Aaron Gray, Pitt’s 7-foot senior center, is the team’s top scorer and rebounder and an All-America candidate, but he isn’t always the Panthers’ top performer.

Coach Jamie Dixon has maintained all season that he has nine starters, even though Gray, junior Mike Cook, seniors Levon Kendall and Antonio Graves and sophomore point guard Levance Fields have opened every game. Junior Ronald Ramon, sophomores Sam Young and Terrell Biggs and junior Keith Benjamin have been relegated to coming off the bench.

Wednesday night’s game at West Virginia, it was Young’s turn to shine. The athletic forward displayed a varied array of inside and outside shots that helped him hit a career-best 21 points. Graves took over in a game at Villanova, while Fields got hot against Cincinnati. And Ramon has been the team’s most dangerous 3-point shooter all year long.

Some still believe that Young and Ramon should be starting ahead of Kendall and Graves, but Dixon’s contention has held true. The Panthers (22-3, 10-1 Big East) have had six different players lead the team in scoring this season. And all nine “starters” have scored in double figures at least once this season.

“We try to keep the minutes played close, but if somebody gets hot, his time will increase,” Dixon said. “And it really doesn’t matter who starts. If you play well, you’ll finish the game, and that’s what really matters.”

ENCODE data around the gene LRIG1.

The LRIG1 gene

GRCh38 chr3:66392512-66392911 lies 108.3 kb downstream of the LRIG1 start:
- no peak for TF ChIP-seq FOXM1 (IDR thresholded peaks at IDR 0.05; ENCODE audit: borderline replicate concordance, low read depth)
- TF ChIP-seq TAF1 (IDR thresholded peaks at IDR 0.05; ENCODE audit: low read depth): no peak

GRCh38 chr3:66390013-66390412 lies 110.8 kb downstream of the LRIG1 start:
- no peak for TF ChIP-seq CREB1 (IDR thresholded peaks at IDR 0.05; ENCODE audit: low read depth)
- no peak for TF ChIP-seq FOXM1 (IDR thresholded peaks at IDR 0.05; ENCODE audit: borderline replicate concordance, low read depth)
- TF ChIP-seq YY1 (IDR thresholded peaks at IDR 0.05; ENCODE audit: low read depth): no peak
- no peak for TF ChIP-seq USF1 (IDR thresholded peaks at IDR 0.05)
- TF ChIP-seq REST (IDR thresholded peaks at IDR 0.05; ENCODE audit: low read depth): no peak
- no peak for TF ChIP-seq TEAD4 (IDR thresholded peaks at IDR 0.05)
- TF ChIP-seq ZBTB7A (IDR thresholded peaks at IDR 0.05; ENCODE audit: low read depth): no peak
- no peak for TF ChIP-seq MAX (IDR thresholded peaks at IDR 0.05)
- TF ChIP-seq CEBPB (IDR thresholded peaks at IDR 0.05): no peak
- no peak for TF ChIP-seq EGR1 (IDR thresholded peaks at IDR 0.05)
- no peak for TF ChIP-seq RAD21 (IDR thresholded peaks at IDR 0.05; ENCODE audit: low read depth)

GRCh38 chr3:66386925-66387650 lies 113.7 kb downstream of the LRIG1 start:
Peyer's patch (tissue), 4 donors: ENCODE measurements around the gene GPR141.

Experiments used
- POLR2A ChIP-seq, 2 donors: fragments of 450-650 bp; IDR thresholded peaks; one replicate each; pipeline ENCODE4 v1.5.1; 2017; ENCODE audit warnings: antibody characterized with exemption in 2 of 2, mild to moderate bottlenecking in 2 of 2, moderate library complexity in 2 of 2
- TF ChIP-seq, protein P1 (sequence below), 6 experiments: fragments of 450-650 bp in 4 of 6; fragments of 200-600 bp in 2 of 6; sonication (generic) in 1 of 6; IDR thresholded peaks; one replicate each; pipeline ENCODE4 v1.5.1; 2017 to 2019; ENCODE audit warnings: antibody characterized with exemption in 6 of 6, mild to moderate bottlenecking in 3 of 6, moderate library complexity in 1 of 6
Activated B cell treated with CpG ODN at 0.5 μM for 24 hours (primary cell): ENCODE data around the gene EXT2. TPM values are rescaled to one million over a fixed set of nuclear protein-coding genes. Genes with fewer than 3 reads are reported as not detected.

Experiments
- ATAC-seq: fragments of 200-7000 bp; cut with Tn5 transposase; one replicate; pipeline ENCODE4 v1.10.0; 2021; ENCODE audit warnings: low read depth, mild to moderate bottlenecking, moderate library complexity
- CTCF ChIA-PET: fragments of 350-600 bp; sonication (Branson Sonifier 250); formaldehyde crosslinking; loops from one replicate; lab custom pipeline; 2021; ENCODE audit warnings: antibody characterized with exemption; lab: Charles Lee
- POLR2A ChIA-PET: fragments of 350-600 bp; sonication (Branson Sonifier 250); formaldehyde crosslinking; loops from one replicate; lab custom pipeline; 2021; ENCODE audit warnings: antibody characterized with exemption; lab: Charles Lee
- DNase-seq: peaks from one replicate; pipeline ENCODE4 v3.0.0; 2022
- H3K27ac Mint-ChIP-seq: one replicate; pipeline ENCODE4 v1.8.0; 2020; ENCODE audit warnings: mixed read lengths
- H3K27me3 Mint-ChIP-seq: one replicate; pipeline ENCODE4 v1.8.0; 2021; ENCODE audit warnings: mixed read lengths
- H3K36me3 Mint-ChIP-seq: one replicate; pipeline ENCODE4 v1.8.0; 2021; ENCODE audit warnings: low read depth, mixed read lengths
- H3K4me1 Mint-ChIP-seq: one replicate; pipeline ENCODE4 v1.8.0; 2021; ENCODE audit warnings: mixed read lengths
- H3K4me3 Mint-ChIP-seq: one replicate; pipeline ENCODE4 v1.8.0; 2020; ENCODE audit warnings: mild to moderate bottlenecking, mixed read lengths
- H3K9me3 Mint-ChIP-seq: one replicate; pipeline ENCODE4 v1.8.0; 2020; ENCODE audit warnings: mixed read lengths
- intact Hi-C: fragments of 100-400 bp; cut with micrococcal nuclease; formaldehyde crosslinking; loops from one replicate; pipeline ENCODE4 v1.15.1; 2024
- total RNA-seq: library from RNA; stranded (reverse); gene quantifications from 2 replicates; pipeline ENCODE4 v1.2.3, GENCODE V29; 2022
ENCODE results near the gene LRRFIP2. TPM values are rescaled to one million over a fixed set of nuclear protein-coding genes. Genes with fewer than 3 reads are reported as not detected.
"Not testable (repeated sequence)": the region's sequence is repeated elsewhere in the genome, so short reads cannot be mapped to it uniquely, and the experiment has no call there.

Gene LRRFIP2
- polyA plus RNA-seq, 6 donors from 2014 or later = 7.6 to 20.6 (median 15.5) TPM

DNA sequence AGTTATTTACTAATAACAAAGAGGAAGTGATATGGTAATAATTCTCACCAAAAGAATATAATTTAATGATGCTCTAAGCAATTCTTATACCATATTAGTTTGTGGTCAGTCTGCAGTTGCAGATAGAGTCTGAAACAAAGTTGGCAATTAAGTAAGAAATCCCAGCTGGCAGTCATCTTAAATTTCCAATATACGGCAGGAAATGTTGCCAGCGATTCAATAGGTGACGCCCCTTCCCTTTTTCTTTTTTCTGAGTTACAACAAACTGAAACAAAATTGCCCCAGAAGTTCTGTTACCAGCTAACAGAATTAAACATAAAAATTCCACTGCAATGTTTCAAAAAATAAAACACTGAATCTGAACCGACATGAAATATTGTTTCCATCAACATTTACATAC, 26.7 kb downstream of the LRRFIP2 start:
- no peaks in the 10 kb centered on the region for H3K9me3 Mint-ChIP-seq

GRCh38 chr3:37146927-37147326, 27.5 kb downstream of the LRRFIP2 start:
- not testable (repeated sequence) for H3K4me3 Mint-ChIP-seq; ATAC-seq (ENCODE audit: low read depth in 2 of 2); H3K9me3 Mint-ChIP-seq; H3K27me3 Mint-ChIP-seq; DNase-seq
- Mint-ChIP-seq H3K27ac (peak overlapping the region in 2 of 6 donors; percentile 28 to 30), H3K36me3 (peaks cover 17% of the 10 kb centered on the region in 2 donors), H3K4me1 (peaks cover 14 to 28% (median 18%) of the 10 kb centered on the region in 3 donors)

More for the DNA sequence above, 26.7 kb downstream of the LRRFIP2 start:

Gray has been the most consistent performer for Pitt this season. After a midseason slump when he tallied just 26 total points in four games, Gray has been dominant. He averages about 15 points and 10 rebounds per game this season.

“It’s been said that Pitt doesn’t have a go-to guy, but that’s not true,” Gray said. “We have plenty of go-to guys, but we just don’t know who that’s going to be in any given game. Somebody different always steps up.

“That’s what makes us so dangerous. Some guys might not be consistent this year, but we consistently have two or three guys play well each game. That’s what makes us so tough to beat.”

Gray still is the main go-to player for the Panthers, and they are most successful when they’re able to pound the ball down low to him. Few players in the Big East, let alone the nation, can guard Gray when he gets the ball in the paint. He’s been playing so well lately that the opposition tends to double- and even triple-team him when possible.

Gray counteracts that with pinpoint passing. When a defense backs into Gray, he just kicks it back out to the wing or the top of the key. And then guys like Ramon, Fields, Graves or Cook can drill a 3-pointer. But Young, Benjamin and Biggs have also hit their fair share from beyond the arc.

“Aaron’s gotten a lot better,” Dixon said. “He can get out on the wing and guard someone like a backcourt player, and his passing is much-improved. He really is becoming a more complete player.”

And that makes him Pitt’s go-to guy during a tough homestretch. The Panthers play host to Louisville tonight at 7 and also entertain Washington in a nonconference game Saturday at 2 p.m. But three of their final four regular-season games are on the road. Pitt travels to Seton Hall (Feb. 19), Georgetown (Feb. 24) and Marquette (March 3) to end the regular season. West Virginia visits the Petersen Events Center on Feb. 27.

“We do have some tough games coming up, but we’ll be ready for them,” Ramon said. “And with the way we rotate guys in and out, we’ll be fresh for the Big East and NCAA tournaments. We’ll be prepared thanks to our tough schedule, too. We just have to play each game as it comes to us.”

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